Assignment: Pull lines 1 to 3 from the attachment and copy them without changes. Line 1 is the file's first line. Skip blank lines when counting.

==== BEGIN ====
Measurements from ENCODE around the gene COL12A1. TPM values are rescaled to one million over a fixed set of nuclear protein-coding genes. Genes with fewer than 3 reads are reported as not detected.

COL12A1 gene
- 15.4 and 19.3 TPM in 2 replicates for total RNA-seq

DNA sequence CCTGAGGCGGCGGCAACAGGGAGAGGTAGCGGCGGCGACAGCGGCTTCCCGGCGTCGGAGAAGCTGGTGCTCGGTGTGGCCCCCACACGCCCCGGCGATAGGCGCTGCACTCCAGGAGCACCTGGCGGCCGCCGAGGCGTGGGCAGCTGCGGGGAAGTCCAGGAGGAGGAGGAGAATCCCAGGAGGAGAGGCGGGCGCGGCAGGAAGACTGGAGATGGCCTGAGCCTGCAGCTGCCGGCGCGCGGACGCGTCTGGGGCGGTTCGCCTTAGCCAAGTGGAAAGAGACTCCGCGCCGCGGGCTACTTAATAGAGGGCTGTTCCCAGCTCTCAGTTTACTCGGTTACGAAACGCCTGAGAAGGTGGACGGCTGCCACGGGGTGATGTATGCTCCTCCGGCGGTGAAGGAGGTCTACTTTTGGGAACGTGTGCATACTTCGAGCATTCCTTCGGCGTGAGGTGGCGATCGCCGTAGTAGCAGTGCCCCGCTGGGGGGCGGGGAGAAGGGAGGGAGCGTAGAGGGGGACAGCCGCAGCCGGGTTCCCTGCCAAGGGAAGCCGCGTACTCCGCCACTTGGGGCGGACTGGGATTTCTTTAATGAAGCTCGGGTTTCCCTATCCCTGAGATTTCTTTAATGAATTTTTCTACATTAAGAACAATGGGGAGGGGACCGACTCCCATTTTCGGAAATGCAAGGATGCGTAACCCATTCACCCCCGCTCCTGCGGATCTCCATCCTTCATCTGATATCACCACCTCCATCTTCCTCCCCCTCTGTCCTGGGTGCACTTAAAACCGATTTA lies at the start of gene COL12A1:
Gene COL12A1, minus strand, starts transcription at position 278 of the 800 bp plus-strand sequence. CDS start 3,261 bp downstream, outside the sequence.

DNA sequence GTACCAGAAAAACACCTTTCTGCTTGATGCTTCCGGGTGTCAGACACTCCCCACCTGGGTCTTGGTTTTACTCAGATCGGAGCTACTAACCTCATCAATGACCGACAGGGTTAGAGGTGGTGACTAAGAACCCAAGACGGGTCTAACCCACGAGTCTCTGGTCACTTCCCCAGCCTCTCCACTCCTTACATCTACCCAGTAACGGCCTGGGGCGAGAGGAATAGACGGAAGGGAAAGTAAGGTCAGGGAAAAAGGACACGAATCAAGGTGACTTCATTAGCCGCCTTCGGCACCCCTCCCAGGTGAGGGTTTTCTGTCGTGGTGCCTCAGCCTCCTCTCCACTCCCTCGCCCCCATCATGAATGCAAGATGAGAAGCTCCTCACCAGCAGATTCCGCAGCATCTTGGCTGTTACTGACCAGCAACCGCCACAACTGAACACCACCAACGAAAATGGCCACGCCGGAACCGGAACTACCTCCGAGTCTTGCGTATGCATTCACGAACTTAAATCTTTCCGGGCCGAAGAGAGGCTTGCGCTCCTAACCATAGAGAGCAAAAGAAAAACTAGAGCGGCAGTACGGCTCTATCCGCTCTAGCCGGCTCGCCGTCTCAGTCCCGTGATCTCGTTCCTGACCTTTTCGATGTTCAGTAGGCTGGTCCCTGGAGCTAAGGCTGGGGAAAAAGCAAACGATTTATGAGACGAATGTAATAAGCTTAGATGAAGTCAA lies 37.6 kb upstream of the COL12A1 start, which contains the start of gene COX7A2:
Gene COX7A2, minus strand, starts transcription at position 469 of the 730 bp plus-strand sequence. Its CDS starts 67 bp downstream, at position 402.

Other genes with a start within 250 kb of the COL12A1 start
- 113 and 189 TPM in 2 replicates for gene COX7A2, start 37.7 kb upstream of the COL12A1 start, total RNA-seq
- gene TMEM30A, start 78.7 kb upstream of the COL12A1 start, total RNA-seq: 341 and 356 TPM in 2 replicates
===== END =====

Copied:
Measurements from ENCODE around the gene COL12A1. TPM values are rescaled to one million over a fixed set of nuclear protein-coding genes. Genes with fewer than 3 reads are reported as not detected.

COL12A1 gene
- 15.4 and 19.3 TPM in 2 replicates for total RNA-seq